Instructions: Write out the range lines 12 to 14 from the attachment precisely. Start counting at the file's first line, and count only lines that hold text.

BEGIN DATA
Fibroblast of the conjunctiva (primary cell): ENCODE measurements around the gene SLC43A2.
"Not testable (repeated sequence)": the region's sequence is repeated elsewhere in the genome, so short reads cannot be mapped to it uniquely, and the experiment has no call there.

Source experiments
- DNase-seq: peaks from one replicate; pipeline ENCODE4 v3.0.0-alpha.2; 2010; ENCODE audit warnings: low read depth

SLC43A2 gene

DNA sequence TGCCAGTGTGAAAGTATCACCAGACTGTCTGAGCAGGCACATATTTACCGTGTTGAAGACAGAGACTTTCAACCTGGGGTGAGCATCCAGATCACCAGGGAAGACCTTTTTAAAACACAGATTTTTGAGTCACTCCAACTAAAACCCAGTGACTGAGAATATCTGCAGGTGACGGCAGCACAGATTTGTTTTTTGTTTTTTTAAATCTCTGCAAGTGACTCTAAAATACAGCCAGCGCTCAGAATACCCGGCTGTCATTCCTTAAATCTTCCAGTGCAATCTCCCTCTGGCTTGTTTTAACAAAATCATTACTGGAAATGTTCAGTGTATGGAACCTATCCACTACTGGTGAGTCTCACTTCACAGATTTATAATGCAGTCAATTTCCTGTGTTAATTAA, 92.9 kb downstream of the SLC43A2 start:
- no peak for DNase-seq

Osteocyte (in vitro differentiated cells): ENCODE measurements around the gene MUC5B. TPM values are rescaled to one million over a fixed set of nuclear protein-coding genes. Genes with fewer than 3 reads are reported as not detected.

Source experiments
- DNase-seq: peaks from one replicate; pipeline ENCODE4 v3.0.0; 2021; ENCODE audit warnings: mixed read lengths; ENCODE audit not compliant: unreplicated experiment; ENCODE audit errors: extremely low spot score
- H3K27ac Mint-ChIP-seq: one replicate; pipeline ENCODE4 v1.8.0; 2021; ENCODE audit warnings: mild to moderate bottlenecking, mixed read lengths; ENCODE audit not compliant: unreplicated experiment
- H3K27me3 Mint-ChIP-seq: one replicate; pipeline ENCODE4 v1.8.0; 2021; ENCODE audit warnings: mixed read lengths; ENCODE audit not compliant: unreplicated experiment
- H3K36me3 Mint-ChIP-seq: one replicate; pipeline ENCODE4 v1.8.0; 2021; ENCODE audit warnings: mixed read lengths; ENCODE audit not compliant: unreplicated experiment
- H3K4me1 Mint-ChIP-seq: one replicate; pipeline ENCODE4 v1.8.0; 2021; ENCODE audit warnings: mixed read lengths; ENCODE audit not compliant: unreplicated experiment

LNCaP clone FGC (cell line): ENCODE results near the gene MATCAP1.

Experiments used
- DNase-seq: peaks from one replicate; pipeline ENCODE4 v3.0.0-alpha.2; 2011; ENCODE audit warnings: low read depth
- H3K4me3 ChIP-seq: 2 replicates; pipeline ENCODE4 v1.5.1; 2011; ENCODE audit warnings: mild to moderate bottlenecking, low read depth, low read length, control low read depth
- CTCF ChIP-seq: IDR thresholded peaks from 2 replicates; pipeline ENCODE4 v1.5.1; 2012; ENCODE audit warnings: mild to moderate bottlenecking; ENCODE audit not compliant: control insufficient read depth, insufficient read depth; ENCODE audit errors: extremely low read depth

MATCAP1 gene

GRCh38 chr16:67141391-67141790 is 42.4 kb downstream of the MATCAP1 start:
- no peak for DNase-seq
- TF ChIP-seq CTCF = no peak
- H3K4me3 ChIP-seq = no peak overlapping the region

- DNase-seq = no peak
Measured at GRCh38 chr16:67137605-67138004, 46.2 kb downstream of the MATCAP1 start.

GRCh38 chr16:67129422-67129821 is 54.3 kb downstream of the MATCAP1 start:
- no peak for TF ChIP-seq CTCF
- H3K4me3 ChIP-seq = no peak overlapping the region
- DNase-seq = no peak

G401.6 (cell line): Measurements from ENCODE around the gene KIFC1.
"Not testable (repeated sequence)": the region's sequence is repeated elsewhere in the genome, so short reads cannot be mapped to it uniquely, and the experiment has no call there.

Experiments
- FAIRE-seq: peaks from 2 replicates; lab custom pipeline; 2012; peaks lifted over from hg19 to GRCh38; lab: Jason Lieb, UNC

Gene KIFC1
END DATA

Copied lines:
- H3K27me3 Mint-ChIP-seq: one replicate; pipeline ENCODE4 v1.8.0; 2021; ENCODE audit warnings: mixed read lengths; ENCODE audit not compliant: unreplicated experiment
- H3K36me3 Mint-ChIP-seq: one replicate; pipeline ENCODE4 v1.8.0; 2021; ENCODE audit warnings: mixed read lengths; ENCODE audit not compliant: unreplicated experiment
- H3K4me1 Mint-ChIP-seq: one replicate; pipeline ENCODE4 v1.8.0; 2021; ENCODE audit warnings: mixed read lengths; ENCODE audit not compliant: unreplicated experiment